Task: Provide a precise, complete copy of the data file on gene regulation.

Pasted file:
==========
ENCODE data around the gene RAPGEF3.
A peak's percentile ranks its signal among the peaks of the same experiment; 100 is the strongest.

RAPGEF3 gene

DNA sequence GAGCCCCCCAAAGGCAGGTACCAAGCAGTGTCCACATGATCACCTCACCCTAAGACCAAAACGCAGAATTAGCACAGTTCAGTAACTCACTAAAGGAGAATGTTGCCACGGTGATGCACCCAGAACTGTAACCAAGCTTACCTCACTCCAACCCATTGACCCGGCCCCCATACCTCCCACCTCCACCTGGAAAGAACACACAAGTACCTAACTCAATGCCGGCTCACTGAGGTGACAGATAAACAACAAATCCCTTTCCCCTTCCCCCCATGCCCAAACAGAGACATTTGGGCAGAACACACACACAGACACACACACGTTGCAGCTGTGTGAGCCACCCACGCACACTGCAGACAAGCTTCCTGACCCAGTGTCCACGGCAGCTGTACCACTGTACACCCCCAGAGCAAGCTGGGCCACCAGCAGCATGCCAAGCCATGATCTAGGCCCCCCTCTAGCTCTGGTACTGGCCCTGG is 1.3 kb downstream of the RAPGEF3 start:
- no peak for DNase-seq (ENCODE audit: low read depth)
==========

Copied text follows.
ENCODE data around the gene RAPGEF3.
A peak's percentile ranks its signal among the peaks of the same experiment; 100 is the strongest.

RAPGEF3 gene

DNA sequence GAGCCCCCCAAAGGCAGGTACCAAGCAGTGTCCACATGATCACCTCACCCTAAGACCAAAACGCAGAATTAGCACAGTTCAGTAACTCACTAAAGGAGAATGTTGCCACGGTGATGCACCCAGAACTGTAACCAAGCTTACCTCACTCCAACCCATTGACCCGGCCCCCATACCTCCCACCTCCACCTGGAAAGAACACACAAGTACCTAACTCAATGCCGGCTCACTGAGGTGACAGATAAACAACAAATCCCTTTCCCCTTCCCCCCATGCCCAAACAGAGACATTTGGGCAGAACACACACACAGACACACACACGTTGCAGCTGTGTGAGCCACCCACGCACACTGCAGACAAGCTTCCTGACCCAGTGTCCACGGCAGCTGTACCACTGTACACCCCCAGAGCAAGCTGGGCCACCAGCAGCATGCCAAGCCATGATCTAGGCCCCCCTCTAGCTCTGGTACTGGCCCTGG is 1.3 kb downstream of the RAPGEF3 start:
- no peak for DNase-seq (ENCODE audit: low read depth)